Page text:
In FTfm¸ the FT’s voice on the fund management, an editorial and an article appeared on a report from the UK’s Department for Communities and Local Government arguing that local government pension funds are wasting money on active management fees.

There was a time when either people doubted the numerical evidence that index-based investments and their lower fees tend to out-perform the typical asset manager or simply claimed that no one wanted to be marked as average or ordinary by investing in and index fund.  The data in S&P DJI’s SPIVA reports and other analyses tell the story.  As noted by the Economist, new approaches to indexing are also supporting the growth of index-based investment products.

The posts on this blog are opinions, not advice. Please read our Disclaimers.

Will This Week’s Upcoming Economic Signals Dampen the Performance of Longer Maturity Investments?

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Kevin Horan

Director, Fixed Income Indices

S&P Dow Jones Indices

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The week ahead should be a busy one with a number of economic indicators scheduled for this week.  Monday starts with a less relevant number, the Treasuries Federal Budget Summary ($106.9bn actual versus $114bn, expected) leading into the more important April Retail Sales (0.4% expected) which after a revision on last month’s number up to 1.2% compared to the expected number could bring some surprise.  Other important indicators of the week will be the MBA Mortgage Applications (5.3% prior), April’s PPI (Producer Price Index, 0.2% expected) and the monthly CPI (Consumer Price Index, 0.3% expected).  Jobless Claims (320k exp.), Industrial Production (unchanged, exp.), Philadelphia Fed Business Outlook (14 exp.), Housing Starts (980k, exp.) and the University of Michigan Confidence Survey (84.5, exp.) all will shed some focus on the strength of the economy and have the potential to surprise the markets.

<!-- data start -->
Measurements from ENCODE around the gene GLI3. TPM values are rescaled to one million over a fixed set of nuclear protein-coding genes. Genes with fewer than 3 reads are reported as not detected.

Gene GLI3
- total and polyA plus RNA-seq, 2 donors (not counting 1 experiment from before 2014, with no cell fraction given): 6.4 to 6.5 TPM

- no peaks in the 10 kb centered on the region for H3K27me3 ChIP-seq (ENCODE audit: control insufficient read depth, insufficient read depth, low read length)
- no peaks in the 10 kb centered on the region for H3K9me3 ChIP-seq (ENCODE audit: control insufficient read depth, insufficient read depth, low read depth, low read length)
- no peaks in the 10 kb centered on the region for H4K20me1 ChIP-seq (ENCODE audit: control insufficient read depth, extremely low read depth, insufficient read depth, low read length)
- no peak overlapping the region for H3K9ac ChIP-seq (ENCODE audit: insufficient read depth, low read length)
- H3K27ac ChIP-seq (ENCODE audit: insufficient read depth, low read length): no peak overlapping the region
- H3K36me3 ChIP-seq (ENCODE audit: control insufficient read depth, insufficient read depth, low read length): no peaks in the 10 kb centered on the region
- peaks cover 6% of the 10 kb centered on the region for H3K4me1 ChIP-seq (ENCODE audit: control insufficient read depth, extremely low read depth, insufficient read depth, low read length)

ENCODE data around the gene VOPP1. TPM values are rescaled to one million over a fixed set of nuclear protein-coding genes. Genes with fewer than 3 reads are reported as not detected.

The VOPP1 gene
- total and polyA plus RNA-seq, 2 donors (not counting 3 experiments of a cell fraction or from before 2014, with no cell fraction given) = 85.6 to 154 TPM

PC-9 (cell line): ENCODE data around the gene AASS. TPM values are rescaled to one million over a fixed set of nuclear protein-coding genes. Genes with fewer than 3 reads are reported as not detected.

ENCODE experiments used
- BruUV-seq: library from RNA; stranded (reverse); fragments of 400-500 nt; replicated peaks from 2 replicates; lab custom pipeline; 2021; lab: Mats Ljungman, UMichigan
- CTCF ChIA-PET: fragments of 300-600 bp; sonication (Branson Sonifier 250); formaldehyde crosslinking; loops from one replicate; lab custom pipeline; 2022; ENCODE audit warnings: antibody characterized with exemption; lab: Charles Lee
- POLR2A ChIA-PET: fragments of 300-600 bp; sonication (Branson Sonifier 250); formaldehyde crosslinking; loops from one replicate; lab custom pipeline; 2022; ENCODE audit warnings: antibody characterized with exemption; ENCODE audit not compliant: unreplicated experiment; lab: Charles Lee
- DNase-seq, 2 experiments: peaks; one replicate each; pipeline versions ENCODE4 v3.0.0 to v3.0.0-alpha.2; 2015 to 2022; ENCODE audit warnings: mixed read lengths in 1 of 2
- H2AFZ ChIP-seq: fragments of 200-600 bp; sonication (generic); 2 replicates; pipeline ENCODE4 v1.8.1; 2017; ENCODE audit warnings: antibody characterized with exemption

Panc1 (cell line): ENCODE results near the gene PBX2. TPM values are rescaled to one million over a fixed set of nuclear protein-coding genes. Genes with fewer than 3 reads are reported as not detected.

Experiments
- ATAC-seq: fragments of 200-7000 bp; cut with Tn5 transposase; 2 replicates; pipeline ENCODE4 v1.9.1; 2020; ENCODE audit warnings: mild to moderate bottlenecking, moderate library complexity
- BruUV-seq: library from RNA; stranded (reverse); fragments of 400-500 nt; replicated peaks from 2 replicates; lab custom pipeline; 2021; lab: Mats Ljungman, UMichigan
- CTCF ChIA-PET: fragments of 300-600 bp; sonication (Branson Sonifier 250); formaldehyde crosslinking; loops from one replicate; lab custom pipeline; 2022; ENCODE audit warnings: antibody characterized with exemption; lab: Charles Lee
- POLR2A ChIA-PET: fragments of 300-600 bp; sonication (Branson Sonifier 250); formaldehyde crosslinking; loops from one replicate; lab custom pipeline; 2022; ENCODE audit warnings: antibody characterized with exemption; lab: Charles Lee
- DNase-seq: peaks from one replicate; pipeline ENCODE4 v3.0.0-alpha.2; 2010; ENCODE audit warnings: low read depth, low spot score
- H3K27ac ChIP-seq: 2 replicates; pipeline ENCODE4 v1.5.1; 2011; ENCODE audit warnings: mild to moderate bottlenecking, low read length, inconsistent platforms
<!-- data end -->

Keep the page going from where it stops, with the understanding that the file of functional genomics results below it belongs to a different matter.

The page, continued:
Last week saw the yield on the 10-year U.S. Treasury unchanged as the yield closed the week at a 2.59% as measured by the S&P/BGCantor Current 10 Year U.S. Treasury Index.  The long end of the curve has been the top performer as the S&P/BGCantor Current 20+ Year U.S. Treasury Index returns 10.90% YTD.  It remains to be seen if this trend continues after the U.S. curve has flattened by 52 basis points as measured by the yield of the S&P/BGCantor Current 30 Year U.S. Treasury Index.

The duration matched spread to Treasuries or the OAS (Option Adjusted Spread) for both the S&P U.S. Issued Investment Grade Corporate Bond Index and the S&P U.S. Issued High Yield Corporate Bond Index are tighter by 16 and 33 basis points respectively.  For the month of May to date, the OAS for high yield is 4 basis points tighter while investment grades are just wider by 2 basis points.  As for their total rate of return performance, these indices are close month-to-date as investment grade returned 0.31% and high yield is at 0.34%.  Year-to-date, the investment grade is still outperforming high yield by returning 4.39% versus 4.01%.

The loan market continued to maintain a healthier tone from last week relative to earlier in the start of the year.  The S&P/LSTA U.S. Leveraged Loan 100 Index has returned 0.29% month-to-date and 1.42% year-to-date.  Bankers indicate a busy pace again this week, with a number of energy-related offerings planned alongside industrial and media deals.

Preferreds continued their run as the S&P U.S. Preferred Stock Index [TR] returned 0.15% for the week.  Month-to-date this index returned 0.37% and is a standout with a year-to-date return of 9.32%.

 

Source: S&P Dow Jones Indices, Data as of 5/9/2014, Leveraged Loan data as of 5/11/2014.

The posts on this blog are opinions, not advice. Please read our Disclaimers.